If you’d prefer to read a PDF version of this report, click here. New Jersey insurers must decide soon whether to extend substandard health plans that will eventually not comply with the Affordable Care Act’s (ACA) comprehensive coverage and consumer protections provisions. Individuals and small businesses initially would have been unable to renew these plans […]
Despite being the second wealthiest state in the nation, New Jersey has a higher real poverty rate than 35 other states with about 1.35 million, or one in seven, residents living in poverty, according to the recent Supplemental Poverty Measure released by the U.S. Census Bureau. That’s 44 percent more than the 930,000 that are living under the official federal poverty level.
Although most press accounts about the rollout of federal health care reform in New Jersey have focused on computer glitches related to the online health insurance Marketplace, one key component is running smoothly: the state’s online application for Medicaid coverage.
If there were any remaining doubts about the need for health care reform in New Jersey, they should be dispelled by recent Census data, which show a dramatic increase in the uninsured in the state.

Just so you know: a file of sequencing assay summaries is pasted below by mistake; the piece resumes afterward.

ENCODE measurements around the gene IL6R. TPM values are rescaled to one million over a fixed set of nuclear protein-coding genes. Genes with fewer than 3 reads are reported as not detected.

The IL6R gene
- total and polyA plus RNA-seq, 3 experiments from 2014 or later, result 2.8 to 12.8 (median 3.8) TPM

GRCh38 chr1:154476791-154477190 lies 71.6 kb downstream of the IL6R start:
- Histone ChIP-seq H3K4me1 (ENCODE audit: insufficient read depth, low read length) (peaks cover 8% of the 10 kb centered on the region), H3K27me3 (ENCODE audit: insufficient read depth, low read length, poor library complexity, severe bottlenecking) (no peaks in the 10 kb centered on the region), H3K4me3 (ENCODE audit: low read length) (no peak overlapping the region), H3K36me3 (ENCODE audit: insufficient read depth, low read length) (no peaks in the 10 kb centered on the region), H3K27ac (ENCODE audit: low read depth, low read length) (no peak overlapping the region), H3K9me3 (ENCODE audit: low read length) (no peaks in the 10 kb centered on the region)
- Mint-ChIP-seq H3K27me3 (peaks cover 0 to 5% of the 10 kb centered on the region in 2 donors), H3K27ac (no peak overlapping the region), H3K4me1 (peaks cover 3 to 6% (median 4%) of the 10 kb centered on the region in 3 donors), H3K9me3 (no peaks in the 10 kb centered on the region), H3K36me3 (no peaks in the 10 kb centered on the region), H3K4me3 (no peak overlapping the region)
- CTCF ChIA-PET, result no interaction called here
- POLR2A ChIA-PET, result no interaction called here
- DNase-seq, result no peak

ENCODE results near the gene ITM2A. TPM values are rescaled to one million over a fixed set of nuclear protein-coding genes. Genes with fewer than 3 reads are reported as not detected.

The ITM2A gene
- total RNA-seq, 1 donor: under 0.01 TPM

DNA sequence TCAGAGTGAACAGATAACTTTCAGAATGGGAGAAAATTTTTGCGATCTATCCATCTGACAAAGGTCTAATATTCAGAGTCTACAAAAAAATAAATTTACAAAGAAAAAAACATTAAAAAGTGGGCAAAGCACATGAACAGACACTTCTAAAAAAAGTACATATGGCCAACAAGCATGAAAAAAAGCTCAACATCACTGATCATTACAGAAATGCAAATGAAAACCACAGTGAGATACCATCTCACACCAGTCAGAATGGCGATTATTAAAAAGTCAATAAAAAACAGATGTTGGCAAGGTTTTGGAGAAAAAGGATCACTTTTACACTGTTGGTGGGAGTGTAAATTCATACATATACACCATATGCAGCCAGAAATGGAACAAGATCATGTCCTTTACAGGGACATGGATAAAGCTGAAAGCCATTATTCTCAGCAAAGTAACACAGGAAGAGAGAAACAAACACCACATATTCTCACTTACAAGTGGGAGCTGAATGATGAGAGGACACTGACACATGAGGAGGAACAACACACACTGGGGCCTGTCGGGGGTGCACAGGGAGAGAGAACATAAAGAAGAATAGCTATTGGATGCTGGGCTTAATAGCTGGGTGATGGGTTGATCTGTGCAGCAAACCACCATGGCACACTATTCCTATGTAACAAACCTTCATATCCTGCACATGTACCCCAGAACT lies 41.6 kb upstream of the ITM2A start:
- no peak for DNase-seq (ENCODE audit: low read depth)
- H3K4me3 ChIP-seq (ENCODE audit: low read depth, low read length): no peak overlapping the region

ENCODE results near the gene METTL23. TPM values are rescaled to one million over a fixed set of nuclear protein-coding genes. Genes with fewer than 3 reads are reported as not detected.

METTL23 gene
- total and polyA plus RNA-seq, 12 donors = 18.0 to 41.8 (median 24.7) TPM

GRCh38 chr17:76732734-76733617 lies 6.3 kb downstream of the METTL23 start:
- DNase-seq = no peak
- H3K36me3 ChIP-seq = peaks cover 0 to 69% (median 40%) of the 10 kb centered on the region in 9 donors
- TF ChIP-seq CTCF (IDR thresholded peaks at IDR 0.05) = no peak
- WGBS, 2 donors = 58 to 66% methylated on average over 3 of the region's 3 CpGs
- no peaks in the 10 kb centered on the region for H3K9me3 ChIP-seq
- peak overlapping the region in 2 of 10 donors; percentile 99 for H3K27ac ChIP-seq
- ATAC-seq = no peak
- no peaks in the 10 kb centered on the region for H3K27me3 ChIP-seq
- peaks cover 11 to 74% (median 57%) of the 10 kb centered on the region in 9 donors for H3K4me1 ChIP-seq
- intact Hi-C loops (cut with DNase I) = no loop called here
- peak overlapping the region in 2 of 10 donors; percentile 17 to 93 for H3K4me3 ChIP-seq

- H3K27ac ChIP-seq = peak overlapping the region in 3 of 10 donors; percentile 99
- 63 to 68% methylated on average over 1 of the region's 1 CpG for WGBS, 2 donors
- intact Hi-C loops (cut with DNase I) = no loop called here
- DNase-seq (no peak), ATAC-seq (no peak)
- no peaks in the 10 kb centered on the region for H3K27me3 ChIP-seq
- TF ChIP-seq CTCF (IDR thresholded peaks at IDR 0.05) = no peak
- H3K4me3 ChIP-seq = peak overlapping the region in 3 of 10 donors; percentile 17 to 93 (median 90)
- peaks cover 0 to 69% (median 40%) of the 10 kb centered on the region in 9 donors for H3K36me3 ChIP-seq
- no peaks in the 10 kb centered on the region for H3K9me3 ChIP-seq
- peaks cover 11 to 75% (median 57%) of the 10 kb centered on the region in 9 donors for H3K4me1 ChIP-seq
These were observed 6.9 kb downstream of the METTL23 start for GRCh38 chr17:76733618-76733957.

Over the last several years, New Jerseyans have heard glowing reports about how well the state’s economy is performing since the recession ended and the recovery began in June 2009. Those claims are correct for Wall Street, banks and many other businesses as a result of record increases in productivity, profits and stocks. But it’s a different world for many ordinary New Jerseyans who have lost everything or are barely getting by.
Nearly 1 million low-income people in New Jersey will see their vital food assistance cut when a temporary boost to the Supplemental Nutrition Assistance Program (SNAP, formerly known as food stamps) expires November 1, new data from the U.S. Department of Agriculture (USDA) show.
The governor’s Friday veto of legislation authorizing the expansion of Medicaid under the Affordable Care Act has created a lot of confusion. While the veto has led some to believe the governor has broken his promise to expand Medicaid, that’s not the case at all.
The benefits of Medicaid expansion are only opportunities – they will not be achieved without sufficient resources. Our main concern is that no funds were allocated in the governor’s budget for outreach, marketing, and contracts with community-based organizations to reach the uninsured and help them fill out the application.
The fact that New Jersey will rely on a federal exchange to determine eligibility and the level of subsidized premiums to be paid under ACA does not relieve it of responsibility. It just means that it will receive minimal federal funding to discharge those responsibilities.
During his gubernatorial campaign, Corbett liked to say he need only “look across the Delaware River to New Jersey” for a good governing role model. This is one instance where he should follow Christie’s lead and take this federal opportunity to provide hardworking families with the security of quality health care.